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Greece has the most bloated school system in Europe IIRC, which is still so bad that lots of kids get private tutoring on the side.

Sweden had a bloated public sector in the 70's and 80's. The 90's crisis dealt with that problem. We shed people far quicker than 2.5% per year in those days.

But we did have a floating currency, a strong social safety net and a strong demand for our export products. People who lost their jobs in the public sector had somewhere to go, and they were sheltered while they switched to new jobs. It didn't work perfectly, but here we are 20 years later and it seems it did work.

Peak oil is not an energy crisis. It is a liquid fuel crisis.

by Starvid on Mon Feb 20th, 2012 at 03:06:56 PM EST
[ Parent ]
Greece has the most bloated school system in Europe IIRC, which is still so bad that lots of kids get private tutoring on the side.

Wanna back up that claim with some actual data?

I see lots of derping about Greek government bloat, but every time I look up some actual data, it turns out that all the indicators are well within two sigma of the Eurozone average.

- Jake

Friends come and go. Enemies accumulate.

by JakeS (JangoSierra 'at' gmail 'dot' com) on Mon Feb 20th, 2012 at 03:23:00 PM EST
[ Parent ]
I can't find the sources, sorry. I think our Greek ET members could tell us what the true state of the Greek school system is.

Peak oil is not an energy crisis. It is a liquid fuel crisis.
by Starvid on Mon Feb 20th, 2012 at 03:29:51 PM EST
[ Parent ]
No. Greece has neither the most bloated public sector (see link in the main post above where cutting P/S jobs are mentioned) nor a bloated school system.

There is a relatively small pupil to teacher ratio which becomes smaller at the secondary level. Yet this coexists with large average class sizes. The only reason for this dicrepancy I can think of is that there is a huge number of high-schools with 1-20 children in total, in islands and mountainous areas. These have a small standing population but have to have a complete set of high-school teachers nonetheless. Also there is a huge number of part-timers of teachers paid by the hour, a trick to fill in the big gaps that existed in the school system. In real cities class size was ~20-25 pupils per class and is nearing 25-30 as parents are abandoning private schools en masse.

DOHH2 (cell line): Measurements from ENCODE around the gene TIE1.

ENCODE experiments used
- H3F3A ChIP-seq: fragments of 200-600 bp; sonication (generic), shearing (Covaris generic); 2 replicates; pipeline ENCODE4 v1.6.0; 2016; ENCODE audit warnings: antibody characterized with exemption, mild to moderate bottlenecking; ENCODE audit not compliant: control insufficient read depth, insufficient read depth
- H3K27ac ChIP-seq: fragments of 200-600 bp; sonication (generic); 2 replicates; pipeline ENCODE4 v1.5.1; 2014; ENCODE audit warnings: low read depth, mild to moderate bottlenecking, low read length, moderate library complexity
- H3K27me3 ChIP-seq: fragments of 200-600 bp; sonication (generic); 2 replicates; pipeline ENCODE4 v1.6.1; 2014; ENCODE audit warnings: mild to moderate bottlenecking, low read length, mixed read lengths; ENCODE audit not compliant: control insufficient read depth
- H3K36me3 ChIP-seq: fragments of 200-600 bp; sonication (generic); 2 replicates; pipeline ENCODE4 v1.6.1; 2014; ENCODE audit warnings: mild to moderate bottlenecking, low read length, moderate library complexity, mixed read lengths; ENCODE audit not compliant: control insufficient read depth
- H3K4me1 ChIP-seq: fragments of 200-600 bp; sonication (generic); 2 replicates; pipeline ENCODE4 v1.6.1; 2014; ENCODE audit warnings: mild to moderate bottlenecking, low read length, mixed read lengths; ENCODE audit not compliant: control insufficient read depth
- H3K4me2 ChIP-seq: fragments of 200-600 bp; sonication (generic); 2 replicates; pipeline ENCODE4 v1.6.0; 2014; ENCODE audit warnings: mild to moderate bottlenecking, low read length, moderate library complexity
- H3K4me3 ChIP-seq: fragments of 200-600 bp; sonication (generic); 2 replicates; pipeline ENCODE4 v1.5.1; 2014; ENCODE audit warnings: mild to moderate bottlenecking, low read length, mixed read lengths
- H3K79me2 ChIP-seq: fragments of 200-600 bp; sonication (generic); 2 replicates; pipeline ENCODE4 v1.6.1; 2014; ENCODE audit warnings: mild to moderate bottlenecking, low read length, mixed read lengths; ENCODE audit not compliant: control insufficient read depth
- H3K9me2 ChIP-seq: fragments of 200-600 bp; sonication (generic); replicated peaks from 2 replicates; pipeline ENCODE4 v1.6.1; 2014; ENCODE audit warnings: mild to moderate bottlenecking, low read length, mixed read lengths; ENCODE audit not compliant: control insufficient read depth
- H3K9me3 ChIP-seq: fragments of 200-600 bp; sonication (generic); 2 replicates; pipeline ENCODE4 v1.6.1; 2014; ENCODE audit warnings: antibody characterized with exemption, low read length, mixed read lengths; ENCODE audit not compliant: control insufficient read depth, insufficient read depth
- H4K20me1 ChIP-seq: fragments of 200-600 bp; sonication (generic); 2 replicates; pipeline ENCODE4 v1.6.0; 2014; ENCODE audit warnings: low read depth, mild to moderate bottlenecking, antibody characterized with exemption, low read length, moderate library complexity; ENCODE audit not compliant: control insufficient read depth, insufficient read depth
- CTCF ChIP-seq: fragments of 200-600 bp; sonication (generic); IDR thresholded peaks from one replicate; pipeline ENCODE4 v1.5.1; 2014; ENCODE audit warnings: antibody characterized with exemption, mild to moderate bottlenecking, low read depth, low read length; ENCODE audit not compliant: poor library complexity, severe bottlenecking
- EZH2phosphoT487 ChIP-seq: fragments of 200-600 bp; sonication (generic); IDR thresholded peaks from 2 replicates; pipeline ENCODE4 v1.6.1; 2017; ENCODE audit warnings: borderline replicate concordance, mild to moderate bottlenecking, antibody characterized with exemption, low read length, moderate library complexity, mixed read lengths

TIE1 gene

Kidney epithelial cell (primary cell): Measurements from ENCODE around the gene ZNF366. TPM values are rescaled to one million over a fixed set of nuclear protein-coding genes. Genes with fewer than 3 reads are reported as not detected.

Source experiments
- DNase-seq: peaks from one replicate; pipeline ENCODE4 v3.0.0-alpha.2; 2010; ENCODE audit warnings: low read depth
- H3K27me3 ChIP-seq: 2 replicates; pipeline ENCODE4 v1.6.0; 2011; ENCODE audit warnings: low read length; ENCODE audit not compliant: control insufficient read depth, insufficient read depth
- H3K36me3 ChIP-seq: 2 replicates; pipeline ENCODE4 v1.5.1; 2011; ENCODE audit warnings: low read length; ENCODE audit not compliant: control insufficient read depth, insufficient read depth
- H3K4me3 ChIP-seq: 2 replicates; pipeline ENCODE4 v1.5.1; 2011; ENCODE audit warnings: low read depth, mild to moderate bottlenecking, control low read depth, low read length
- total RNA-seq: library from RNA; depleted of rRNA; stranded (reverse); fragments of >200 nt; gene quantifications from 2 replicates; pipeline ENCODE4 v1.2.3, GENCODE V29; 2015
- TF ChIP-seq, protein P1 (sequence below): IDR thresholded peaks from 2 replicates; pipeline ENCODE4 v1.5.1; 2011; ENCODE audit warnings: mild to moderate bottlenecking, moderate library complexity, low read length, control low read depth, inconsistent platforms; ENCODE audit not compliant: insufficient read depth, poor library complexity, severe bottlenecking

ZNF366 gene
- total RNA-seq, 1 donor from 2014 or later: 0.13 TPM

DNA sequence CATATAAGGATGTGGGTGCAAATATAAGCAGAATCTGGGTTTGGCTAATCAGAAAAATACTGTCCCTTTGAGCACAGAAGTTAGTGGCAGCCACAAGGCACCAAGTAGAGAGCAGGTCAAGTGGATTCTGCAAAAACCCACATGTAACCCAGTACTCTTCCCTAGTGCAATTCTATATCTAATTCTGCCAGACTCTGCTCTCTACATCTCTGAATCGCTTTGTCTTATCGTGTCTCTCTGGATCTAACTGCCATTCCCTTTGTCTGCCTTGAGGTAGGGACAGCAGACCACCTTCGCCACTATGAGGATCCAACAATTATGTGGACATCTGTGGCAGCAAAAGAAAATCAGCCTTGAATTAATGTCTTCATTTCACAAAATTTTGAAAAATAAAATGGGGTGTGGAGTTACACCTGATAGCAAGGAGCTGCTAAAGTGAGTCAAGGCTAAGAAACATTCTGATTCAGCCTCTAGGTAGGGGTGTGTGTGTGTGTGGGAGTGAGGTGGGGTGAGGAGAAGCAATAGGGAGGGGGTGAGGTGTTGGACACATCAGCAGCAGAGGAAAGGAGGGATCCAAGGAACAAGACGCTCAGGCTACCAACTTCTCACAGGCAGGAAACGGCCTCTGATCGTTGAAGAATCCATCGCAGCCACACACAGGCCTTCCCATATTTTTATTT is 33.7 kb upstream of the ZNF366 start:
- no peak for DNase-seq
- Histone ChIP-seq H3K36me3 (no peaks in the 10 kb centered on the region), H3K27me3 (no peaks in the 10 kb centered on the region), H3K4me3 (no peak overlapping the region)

I think the relevant measure is public expenditure on education as a % of GDP. This does not show that Greece is spending too much on its teachers. The meme that Greece has too many teachers was started by a neoliberal politician named Stephanos Manos, who I really doubt knows a single person who sends their children to public school, so he has no first-hand experience. He saw some numbers somehow and was shocked that the plebes might be spending too much... My children go to a quiet suburban elementary school, where class size shot up from 19 to 23 this year. First grader numbers were up at ~25+ IIRC...

As for the quality of the school system. At primary level it isn't too bad, from there on it deteriorates, not least because Lyceum (the three years before one can take exams to enter the University) has been degraded to prep-school for higher education, and because the methods an strategies used are idiotic. Also because preparatory private schools have usually a much smaller pupil to teacher ratio and because it is a national neurosis. That would have been a separate diary but right now I don't expect that there will be much of a school system left after the cuts. Many schools already can't afford heating. Most schools haven't received the textbooks they are supposed to be teaching. At our children's elementary school the parents chipped in to buy soap and toilet paper. And things are getting worse.

BTW Sweden's public sector is now much, much larger than Greece's ever was as a percentage of total workforce...

The road of excess leads to the palace of wisdom - William Blake

by talos (mihalis at gmail dot com) on Mon Feb 20th, 2012 at 06:44:22 PM EST
[ Parent ]

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